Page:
Archive for June, 2013

June 23, 2013

the sight of monsters walking among them

Now the sight of monsters walking among them seemed as normal as the seagulls that swooped and chattered in the air above the city.

From page 127 of Andrew Peterson’s On the Edge of the Dark Sea of Darkness: Adventure. Peril. Lost Jewels. And the Fearsome Toothy Cows of Skree.

The book spines looked richer somehow in the lantern’s glow, and Janner thought of Oskar’s words at the start of the day: “Look around you, lad. This is the best of old Skree. Or at least, it’s what’s left of it.” …What Oskar had preserved was the memory of a world that had passed away as surely as Esben Igiby had passed away.

From pages 92 and 86 of the same book by Andrew Peterson.

June 18, 2013

after this cruel analysis

“Remember, young man, unceasingly,” Father Païssy began, without preface, “that the science of this world, which has become a great power, has, especially in the last century, analysed everything divine handed down to us in the holy books. After this cruel analysis the learned of this world have nothing left of all that was sacred of old. But they have only analysed the parts and overlooked the whole, and indeed their blindness is marvellous. Yet the whole still stands steadfast before their eyes, and the gates of hell shall not prevail against it. Has it not lasted nineteen centuries, is it not still a living, a moving power in the individual soul and in the masses of people? It is still as strong and living even in the souls of atheists, who have destroyed everything! For even those who have renounced Christianity and attack it, in their inmost being still follow the Christian ideal, for hitherto neither their subtlety nor the ardour of their hearts has been able to create a higher ideal of man and of virtue than the ideal given by Christ of old. When it has been attempted, the result has been only grotesque.”

…The philosophic reflections he had just heard so unexpectedly testified to the warmth of Father Païssy’s heart. He was in haste to arm the boy’s mind for conflict with temptation and to guard the young soul left in his charge with the strongest defence he could imagine.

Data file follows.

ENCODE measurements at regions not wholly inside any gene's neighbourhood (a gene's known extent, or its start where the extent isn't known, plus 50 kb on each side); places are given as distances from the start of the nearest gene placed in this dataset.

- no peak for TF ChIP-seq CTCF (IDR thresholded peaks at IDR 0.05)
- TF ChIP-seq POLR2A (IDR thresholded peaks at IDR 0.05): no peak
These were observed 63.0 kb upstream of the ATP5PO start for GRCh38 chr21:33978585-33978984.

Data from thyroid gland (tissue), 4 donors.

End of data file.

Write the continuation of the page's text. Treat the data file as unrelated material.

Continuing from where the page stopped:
From The Brothers Karamazov by Fyodor Dostoyevsky (p. 116), book IV (“Lacerations”), chapter 1 (“Father Ferapont”).

June 18, 2013

watch over your own deceitfulness

Above all, avoid falsehood, every kind of falsehood, especially falseness to yourself. Watch over your own deceitfulness and look into it every hour, every minute. Avoid being scornful, both to others and to yourself. What seems to you bad within you will grow purer from the very fact of your observing it in yourself. Avoid fear, too, though fear is only the consequence of every sort of falsehood. Never be frightened at your own faint-heartedness in attaining love. Don’t be frightened overmuch even at your evil actions. I am sorry I can say nothing more consoling to you, for love in action is a harsh and dreadful thing compared with love in dreams. Love in dreams is greedy for immediate action, rapidly performed and in the sight of all. Men will even give their lives if only the ordeal does not last long but is soon over, with all looking on and applauding as though on the stage. But active love is labour and fortitude, and for some people too, perhaps, a complete science. But I predict that just when you see with horror that in spite of all your efforts you are getting farther from your goal instead of nearer to it—at that very moment I predict that you will reach it and behold clearly the miraculous power of the Lord who has been all the time loving and mysteriously guiding you.

Advice given by Elder Zosima in The Brothers Karamazov by Fyodor Dostoyevsky (p. 37), book II (“An Unfortunate Gathering”), chapter 4 (“A Lady of Little Faith”).